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       Volume I - October 15, 2010

Ah-h-h-h, Pumpkin!
by Patty Liston

I LOVE pumpkin pie! It is possibly my favorite of all things pie related. So I am of course, in heaven at the thought of fall and the smell of pumpkin pies baking in my oven, in your oven, in the supermarket ovens!

Pumpkin is more than just a pretty pie: it is also a great source of fiber, and contains carotenoids; antioxidants that may help protect against cancer and other diseases. Imagine my surprise when I was reading an article in Good Housekeeping about other ways we can incorporate canned pumpkin into our diets. Here were some of their ideas:

  • Stir pumpkin and green chiles into homemade chili for a creamier texture with a Mexican twist.

  • Whip up a smoothie with chilled pumpkin, milk, vanilla yogurt, and a pinch each of sugar and pumpkin pie spice.

  • Beat 8 ounces light cream cheese and 1 cup pumpkin until smooth; add 1/4 cup sugar and 2 teaspoons pumpkin pie spice, and serve as a dip for fruit and cookies or as a spread for toasted bagels.

    If you happen to be a pumpkin purist, here are some tips:

  • Buy firm, bright-colored pumpkins, free from cuts or nicks. Mini pumpkins have a rich, sweet flavor. Other cooking pumpkins include sugar, cheese, and pie pumpkins. They are often cooked and used for pie filling, but canned solid-pack pumpkin is a very consistent, high-quality product. Jack-o'-lantern pumpkins have string, watery flesh and are best reserved for Halloween decorations.

  • To Store: Store pumpkins in a cool, dry place up to one month.

  • To Prepare: Cut pumpkin in half or into quarters; remove the seeds and scrape out the stringy portions. Cut into large pieces.

  • To Cook: To steam, in a saucepot, heat 1 inch of water to boiling over high heat; add pumpkin pieces and heat to boiling. Reduce heat to medium-high; cover and cook until tender, 25 to 30 minutes. Drain, cool, and peel. If desired, mash with butter, brown sugar, and cinnamon. Or, if using for pie filling, puree in a blender or food processor with knife blade attached. Do not add other ingredients. Place in a paper towel-lined sieve set over a bowl and let drain to remove excess liquid; puree should have the same thickness as solid-pack canned pumpkin. One pound of uncooked pumpkin yields about 1 cup puree.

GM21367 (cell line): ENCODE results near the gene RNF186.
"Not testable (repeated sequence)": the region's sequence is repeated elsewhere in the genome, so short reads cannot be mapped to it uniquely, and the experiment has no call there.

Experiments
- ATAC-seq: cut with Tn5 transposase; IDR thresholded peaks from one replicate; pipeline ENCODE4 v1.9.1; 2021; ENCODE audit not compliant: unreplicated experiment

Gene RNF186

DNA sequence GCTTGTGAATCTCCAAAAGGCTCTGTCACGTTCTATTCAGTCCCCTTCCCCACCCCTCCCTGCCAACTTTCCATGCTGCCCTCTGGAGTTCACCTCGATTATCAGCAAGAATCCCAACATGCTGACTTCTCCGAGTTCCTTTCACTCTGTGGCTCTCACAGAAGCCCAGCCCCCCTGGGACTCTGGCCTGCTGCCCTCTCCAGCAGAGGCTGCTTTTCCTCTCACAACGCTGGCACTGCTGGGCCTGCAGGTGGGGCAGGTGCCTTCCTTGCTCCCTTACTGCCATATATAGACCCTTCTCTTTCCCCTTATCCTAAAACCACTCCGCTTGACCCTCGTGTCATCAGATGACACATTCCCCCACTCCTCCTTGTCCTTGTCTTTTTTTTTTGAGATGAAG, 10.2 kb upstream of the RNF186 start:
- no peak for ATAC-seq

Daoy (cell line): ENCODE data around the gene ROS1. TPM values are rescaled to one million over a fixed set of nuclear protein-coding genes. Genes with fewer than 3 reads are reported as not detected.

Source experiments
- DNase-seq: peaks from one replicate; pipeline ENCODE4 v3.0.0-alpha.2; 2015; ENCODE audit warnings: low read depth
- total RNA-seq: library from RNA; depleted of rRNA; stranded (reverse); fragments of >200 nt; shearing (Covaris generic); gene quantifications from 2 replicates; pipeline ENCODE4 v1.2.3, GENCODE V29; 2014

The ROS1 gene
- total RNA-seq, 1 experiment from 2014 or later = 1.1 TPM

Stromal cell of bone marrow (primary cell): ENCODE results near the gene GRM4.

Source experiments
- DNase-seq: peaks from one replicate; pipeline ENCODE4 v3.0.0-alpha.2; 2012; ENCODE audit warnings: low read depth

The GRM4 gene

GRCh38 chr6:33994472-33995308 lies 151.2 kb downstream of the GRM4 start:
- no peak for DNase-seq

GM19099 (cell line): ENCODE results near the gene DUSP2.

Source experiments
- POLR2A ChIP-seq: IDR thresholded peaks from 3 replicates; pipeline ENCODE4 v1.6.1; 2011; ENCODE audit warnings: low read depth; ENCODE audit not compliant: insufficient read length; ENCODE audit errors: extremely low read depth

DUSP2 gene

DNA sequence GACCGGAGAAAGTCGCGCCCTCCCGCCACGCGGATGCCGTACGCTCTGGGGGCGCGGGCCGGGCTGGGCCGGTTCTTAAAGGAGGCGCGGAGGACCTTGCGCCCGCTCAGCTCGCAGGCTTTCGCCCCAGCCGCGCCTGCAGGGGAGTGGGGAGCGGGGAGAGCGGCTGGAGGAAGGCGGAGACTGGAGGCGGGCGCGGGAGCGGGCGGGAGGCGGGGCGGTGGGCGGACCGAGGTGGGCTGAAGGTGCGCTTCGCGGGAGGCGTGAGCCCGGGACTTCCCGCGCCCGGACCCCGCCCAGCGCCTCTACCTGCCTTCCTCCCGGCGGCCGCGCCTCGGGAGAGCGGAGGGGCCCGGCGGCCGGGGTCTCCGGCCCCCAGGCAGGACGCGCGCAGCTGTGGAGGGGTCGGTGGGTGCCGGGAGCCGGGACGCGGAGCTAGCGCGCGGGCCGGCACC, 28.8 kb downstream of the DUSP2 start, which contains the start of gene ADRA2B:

Beef and Pumpkin Stew

    2 pound beef stew meat, cut into 1-inch cubes
    2 tablespoons olive oil
    1 onion, chopped
    4 garlic cloves, crushed
    1 cups -inch cubed pumpkin
    3 large white potatoes, peeled, cubed
    3 large carrots, sliced
    2 cups beef or vegetable broth
    1 (15-ounce) can chopped tomatoes
    1 teaspoon sugar
    teaspoon salt
    teaspoon black pepper

    1. Heat oil in a large saucepan over medium heat. Add beef and cook until browned on all sides. Add onion and garlic and cook until softened, 3 to 4 minutes.

    2. Add remaining ingredients and bring to a boil over high heat. Reduce to a simmer, cover, and cook 45 minutes. Cool slightly and serve warm. Add sour cream to top of soup for extra flavor!

      Download this recipe.

    Pumpkin Gingerbread

    12 tablespoons butter, melted, plus extra for pan
    2 cups flour, plus more for pan
    2 teaspoons baking powder
    1 tablespoon ground ginger
    1 teaspoon cinnamon
    teaspoon nutmeg
    1 teaspoon salt
    1 (15-ounce) can pumpkin puree
    1 cup white sugar
    1 cup packed dark brown sugar
    3 eggs

    1. Preheat oven to 375F. Butter and flour two loaf pans.

    2. In a large bowl, sift together flour, baking powder, ginger, cinnamon, nutmeg, and salt. In a separate large bowl, whisk together pumpkin, sugars, and eggs. Add flour mixture and stir until just combined.

    3. Divide batter evenly between prepared pans and bake 45 to 50 minutes, until a toothpick inserted in the middle comes out clean. Cool 15 minutes, remove from pans, and cool completely before serving.


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